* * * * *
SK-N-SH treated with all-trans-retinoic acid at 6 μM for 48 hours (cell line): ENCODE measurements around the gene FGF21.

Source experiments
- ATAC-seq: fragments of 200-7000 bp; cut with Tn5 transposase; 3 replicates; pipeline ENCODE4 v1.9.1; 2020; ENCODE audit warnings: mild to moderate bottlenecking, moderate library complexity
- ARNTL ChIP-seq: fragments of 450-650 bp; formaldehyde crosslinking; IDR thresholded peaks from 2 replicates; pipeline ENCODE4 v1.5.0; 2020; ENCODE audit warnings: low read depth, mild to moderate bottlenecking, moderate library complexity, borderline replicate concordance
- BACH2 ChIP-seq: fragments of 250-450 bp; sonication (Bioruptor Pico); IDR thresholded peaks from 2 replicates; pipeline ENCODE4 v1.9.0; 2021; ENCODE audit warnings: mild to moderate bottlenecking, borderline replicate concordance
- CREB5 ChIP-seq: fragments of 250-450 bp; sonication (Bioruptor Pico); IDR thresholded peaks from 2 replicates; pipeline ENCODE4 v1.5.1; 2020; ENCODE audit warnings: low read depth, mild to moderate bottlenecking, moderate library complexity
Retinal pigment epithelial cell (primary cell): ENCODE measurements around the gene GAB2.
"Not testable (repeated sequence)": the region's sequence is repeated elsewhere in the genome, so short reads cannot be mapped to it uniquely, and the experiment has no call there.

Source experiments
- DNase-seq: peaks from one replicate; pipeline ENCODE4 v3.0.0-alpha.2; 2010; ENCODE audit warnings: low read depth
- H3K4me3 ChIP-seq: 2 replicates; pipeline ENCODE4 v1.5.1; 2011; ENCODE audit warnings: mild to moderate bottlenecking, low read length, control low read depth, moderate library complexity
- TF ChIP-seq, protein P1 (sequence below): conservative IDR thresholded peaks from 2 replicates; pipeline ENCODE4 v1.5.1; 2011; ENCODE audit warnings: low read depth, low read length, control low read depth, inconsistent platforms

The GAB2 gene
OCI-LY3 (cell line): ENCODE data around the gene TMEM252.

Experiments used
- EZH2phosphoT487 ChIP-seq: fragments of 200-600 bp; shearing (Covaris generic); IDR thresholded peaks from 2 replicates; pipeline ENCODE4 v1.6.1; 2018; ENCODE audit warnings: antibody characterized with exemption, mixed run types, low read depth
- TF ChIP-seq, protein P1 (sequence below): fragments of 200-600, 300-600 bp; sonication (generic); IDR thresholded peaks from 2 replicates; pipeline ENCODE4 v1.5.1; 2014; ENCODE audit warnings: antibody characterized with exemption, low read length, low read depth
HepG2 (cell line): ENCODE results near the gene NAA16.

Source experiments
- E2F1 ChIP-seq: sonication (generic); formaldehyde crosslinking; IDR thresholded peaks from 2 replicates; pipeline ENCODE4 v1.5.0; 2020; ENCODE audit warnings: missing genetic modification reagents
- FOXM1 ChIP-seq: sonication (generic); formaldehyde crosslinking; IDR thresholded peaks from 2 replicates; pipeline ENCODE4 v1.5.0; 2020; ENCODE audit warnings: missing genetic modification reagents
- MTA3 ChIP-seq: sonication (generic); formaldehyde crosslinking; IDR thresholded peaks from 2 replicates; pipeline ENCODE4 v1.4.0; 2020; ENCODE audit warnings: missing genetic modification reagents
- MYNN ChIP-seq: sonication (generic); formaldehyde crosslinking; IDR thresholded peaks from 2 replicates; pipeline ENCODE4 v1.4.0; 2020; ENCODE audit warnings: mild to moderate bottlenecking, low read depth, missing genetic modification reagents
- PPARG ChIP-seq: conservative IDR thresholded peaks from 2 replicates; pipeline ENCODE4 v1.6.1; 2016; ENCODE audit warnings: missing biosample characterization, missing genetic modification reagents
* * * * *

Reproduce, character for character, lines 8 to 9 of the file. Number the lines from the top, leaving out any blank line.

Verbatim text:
"Not testable (repeated sequence)": the region's sequence is repeated elsewhere in the genome, so short reads cannot be mapped to it uniquely, and the experiment has no call there.

Source experiments